Optical Isomerism
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Structure and Optical Isomerism

A very important feature of the structure of amino acids (and other kinds of compounds as well, for that matter) is called optical isomerism. It applies to all amino acids except glycine.

Look at the number-two carbon atom. You should notice that in one direction it is bonded to an amino group. In another direction, it is bonded to a carboxylic group. It is also bonded to a hydrogen atom and an alkyl group or some other kind of group. Except in the case of glycine where -R is a -H, that number two carbon atom is bonded to four different groups. A carbon atom which is attached to four different groups is called an asymmetric carbon atom or sometimes a chiral carbon atom. The importance of this depends on some structural properties that we will investigate in this section.

65str03.JPG (3090 bytes)

 

If you are in the lab you get a model kit and follow along with the diagrams shown here. Get a carbon atom and attach to it four different groups. For convenience just use different colored units, rather than actually building an amino group and a carboxylic acid group and an isopropyl group or something like that. Then make the other models as they are shown bleow. If you are not in the lab now, you should work with the models to do this exercise when you are in the lab.

Here is a model of a carbon atom with four different groups attached.

Model of an asymmetric carbon atom. [65mod07.JPG]

Here is another model constructed to be the mirror image of the first model. To do this, construct a model that would appear just as the first model that you made would look like if you were looking at it in a mirror.

Models of mirror images of asymmetric carbon atoms. [65mod08.JPG]

Here you can see why these are called mirror images of one another.

Model of asymmetric carbon atom and its image in a mirror. [65mod09.JPG]

We can demonstrate that these two structures are not identical to one another by trying to superimpose one structure on another and get all of the same colored units to be in the identical places. You can see that is not possible.

Models of assymetric carbon atoms superimposed on one another. [65mod11.JPG]

The two structures are different. They are isomers of one another. It so happens that they are called optical isomers of one another because they have optical properties that are different from one another. We will discuss that particular property a little bit more when we discuss carbohydrates in a later lesson.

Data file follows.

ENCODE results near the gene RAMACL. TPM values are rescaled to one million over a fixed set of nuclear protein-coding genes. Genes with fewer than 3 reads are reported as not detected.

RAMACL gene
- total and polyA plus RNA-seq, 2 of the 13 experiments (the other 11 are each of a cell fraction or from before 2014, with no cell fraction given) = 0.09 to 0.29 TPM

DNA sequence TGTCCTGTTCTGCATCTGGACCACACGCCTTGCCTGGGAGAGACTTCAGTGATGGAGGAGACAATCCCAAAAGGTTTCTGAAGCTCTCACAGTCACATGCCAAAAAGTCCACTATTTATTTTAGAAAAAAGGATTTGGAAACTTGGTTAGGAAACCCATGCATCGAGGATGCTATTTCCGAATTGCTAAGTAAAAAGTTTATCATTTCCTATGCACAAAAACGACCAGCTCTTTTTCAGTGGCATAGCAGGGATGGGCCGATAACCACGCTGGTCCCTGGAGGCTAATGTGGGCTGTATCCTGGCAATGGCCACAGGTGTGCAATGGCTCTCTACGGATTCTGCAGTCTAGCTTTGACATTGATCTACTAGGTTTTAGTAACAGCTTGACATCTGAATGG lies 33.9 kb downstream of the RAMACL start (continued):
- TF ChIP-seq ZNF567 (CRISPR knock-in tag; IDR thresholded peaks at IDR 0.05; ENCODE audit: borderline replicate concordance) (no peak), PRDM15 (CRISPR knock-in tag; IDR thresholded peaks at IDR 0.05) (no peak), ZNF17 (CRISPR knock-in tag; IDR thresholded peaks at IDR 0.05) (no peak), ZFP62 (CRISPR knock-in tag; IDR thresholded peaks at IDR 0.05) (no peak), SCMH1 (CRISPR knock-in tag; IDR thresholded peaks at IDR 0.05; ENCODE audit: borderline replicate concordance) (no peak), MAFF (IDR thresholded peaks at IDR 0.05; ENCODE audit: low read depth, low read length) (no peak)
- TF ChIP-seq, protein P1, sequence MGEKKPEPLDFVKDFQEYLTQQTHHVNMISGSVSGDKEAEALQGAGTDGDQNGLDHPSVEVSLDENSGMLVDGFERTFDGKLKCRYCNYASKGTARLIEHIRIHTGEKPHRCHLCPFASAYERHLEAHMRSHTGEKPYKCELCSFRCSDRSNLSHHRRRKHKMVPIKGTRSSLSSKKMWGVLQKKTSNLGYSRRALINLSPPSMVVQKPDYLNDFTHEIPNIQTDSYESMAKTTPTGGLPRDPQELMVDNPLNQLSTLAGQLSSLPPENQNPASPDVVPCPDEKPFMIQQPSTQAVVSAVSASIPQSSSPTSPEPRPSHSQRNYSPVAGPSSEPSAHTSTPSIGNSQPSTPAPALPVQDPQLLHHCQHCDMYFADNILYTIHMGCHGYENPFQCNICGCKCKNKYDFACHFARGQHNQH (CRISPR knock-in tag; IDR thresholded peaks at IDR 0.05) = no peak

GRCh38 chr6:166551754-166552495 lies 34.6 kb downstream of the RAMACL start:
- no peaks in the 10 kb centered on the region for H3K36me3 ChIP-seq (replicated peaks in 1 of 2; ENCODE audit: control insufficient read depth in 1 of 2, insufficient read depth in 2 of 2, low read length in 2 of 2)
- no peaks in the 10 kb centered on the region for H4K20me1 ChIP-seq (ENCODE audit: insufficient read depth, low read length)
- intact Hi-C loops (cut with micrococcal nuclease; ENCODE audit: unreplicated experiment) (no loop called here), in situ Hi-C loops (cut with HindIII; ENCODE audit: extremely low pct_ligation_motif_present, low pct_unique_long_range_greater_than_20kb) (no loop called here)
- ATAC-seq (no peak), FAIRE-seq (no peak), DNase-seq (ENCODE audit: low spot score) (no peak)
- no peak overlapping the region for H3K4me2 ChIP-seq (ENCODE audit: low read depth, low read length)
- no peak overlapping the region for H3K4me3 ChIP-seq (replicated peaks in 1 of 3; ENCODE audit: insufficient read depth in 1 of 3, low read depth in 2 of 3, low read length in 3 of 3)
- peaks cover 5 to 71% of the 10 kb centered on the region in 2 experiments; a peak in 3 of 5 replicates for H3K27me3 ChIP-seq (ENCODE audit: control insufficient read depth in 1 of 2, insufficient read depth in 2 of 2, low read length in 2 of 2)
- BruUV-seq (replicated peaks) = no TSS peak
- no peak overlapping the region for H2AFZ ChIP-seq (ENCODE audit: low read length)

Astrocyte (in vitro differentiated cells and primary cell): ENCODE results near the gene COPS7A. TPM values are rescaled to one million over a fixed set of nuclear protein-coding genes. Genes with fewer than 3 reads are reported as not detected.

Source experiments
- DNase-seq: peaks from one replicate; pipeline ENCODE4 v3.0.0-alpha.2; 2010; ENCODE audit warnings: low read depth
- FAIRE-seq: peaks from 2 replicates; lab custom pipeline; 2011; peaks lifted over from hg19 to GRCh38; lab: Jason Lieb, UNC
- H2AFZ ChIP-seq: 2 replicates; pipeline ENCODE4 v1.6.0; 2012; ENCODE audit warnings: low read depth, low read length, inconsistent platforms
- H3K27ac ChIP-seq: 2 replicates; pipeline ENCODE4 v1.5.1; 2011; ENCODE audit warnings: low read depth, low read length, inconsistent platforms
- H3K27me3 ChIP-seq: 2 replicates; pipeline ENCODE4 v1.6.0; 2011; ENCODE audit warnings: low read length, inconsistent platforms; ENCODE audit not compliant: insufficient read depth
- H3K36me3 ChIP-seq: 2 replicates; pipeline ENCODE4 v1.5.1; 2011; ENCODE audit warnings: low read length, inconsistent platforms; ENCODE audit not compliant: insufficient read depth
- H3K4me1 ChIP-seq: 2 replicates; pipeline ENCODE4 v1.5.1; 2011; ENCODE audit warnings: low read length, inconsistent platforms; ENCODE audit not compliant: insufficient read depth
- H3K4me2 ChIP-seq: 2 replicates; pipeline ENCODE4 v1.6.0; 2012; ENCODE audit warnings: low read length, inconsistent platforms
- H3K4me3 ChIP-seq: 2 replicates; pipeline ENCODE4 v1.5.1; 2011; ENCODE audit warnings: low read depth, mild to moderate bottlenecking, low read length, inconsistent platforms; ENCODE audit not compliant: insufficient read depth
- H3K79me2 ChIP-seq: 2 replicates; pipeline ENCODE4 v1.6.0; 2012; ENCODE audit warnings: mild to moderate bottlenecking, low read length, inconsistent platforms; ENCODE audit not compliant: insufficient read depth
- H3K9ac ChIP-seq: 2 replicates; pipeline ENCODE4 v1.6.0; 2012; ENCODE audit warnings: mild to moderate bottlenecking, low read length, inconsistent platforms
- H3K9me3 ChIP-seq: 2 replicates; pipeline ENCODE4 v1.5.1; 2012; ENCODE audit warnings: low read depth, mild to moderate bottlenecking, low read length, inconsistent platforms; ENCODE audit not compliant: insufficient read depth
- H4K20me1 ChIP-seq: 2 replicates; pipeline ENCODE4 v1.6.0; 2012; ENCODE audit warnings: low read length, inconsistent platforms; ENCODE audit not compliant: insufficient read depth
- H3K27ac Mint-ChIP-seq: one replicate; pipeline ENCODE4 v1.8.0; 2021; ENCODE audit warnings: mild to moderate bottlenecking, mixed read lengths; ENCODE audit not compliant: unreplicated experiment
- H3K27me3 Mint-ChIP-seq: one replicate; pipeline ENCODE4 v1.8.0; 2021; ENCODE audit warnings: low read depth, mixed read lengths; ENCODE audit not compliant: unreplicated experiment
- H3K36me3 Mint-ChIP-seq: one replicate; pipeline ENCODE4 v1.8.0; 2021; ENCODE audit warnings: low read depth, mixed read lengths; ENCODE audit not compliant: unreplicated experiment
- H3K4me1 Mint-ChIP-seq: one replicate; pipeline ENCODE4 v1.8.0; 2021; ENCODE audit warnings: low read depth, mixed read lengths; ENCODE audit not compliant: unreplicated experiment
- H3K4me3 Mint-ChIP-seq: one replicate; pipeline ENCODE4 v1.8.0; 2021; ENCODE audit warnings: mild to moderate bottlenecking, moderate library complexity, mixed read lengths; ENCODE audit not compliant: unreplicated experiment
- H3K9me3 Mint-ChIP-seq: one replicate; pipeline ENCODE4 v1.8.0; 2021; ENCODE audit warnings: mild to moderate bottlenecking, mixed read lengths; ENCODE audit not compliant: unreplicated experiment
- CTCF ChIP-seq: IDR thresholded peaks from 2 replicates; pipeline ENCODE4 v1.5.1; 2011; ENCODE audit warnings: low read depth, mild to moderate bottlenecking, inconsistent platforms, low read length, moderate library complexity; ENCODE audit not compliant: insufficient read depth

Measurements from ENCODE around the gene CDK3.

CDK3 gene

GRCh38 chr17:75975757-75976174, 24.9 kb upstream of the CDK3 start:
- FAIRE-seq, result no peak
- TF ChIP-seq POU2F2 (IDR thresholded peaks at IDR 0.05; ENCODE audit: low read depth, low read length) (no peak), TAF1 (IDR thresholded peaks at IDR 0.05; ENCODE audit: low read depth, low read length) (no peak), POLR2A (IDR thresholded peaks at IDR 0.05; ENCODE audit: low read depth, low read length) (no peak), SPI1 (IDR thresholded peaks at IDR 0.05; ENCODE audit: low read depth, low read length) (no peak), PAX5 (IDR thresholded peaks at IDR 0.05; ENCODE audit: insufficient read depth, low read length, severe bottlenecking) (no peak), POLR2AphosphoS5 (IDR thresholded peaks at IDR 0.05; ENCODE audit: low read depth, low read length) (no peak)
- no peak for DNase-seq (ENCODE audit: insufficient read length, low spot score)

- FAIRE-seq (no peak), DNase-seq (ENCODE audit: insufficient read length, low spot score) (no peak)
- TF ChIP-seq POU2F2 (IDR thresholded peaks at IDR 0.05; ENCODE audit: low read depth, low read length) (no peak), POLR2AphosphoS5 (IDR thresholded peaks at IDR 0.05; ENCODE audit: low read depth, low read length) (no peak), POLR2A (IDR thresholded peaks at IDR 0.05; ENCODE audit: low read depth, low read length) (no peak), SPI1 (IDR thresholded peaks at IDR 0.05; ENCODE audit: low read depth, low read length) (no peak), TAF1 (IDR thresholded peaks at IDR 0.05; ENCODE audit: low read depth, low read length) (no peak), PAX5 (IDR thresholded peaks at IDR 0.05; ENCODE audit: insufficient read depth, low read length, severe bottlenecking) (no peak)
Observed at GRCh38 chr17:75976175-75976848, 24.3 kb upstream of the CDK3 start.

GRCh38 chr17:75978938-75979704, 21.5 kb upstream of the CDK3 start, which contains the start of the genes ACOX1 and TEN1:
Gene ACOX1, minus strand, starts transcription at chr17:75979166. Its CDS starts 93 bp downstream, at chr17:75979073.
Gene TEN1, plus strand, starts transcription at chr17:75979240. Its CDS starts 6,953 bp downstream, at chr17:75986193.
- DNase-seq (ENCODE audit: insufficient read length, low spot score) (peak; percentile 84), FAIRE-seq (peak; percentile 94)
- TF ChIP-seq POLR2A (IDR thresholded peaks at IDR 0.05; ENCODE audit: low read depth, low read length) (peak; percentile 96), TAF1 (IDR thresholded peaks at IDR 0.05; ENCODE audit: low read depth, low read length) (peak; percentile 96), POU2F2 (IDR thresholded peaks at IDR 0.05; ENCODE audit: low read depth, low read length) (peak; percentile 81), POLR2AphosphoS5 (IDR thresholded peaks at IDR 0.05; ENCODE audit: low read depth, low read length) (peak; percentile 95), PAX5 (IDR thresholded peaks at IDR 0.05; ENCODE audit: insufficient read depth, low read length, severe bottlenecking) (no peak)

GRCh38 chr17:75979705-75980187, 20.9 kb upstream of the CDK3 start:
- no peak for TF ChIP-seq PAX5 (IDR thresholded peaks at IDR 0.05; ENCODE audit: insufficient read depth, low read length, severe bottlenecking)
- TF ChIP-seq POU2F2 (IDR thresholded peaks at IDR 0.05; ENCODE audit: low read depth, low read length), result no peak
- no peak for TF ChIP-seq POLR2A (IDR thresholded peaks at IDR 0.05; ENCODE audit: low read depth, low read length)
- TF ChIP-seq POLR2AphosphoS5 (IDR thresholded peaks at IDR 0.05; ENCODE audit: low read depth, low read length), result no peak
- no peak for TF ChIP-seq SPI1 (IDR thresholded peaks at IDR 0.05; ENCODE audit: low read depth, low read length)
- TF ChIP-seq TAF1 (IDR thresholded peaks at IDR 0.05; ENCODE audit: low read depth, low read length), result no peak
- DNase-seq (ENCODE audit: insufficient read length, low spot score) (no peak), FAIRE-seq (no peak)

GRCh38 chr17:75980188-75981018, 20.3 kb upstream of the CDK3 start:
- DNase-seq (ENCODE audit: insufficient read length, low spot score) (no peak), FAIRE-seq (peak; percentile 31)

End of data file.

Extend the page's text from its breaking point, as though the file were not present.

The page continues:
Models of optical isomers of asymmetric carbon atoms. [65mod12.JPG]

 

When asymmetric carbon atoms are present in a molecular compound, there are two ways in which the groups attached to that carbon can be arranged in the three dimensions, as we have just shown with the two models above. It is generally true, if not universally true, that only one of these optical isomers is biologically active. In other words, when these compounds are made by a plant or animal, only one of the two forms is made. When it comes time for these molecules to interact with an enzyme, only one of these molecules would react. The other would not. Both shape and orientation in biological compounds are extremely important.

Chemically, optical isomers behave the same. Biologically, they do not. One will react properly, but the other will not. Optically, there is also that difference which will be pointed out when we deal with carbohydrates in a later lesson.

We can use these models to illustrate why you need to have four different groups bonded to the central atom. One group (the black group) has been removed from the model on the left and replaced it with a duplicate of one of the other three groups (the white group). We now have a model with the central atom bonded to four groups, but they are not all different. The same has been done to the mirror image (unfortunately, you cannot see that).

Models of mirror images of carbon atoms which are not asymmetric. [65mod13.JPG]

By turning the second model in the right way you can see that it is identical to the first one.

Superimposed models of mirror images of carbon atoms which are not asymmetric.  [65mod14.JPG]

Consequently, this central atom is not an asymmetric carbon atom, the molecule is not an optically active molecule, and these are identicalcompounds and not optical isomers.

Models of mirror images of carbon atoms which are not asymmetric, a different arrangement. [65mod15.JPG]

 

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E-mail instructor: Kerry Cotter

Clackamas Community College
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